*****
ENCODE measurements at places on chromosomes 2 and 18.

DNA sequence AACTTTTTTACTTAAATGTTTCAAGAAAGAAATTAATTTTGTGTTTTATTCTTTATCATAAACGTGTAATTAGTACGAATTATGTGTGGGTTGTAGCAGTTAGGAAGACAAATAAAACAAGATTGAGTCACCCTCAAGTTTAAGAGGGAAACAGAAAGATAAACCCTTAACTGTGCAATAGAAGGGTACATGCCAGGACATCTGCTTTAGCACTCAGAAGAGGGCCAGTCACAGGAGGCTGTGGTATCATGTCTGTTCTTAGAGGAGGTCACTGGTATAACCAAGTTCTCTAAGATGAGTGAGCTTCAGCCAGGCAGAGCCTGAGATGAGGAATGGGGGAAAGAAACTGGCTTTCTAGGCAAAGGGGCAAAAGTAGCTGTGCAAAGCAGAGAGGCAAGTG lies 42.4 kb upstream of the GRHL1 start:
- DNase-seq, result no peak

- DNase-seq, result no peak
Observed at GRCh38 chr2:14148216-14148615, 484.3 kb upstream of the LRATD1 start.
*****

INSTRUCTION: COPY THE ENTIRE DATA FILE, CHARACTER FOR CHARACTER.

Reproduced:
ENCODE measurements at places on chromosomes 2 and 18.

DNA sequence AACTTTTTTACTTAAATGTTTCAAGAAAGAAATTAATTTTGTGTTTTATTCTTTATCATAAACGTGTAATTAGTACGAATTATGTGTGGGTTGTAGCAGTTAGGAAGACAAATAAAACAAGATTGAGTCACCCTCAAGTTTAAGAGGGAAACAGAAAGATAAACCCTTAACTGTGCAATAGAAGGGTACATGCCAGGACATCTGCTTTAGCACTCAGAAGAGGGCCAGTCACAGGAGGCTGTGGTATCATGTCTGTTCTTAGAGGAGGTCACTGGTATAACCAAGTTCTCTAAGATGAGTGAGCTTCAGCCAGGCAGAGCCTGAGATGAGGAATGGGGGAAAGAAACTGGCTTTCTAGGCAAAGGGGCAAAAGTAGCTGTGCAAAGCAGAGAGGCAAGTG lies 42.4 kb upstream of the GRHL1 start:
- DNase-seq, result no peak

- DNase-seq, result no peak
Observed at GRCh38 chr2:14148216-14148615, 484.3 kb upstream of the LRATD1 start.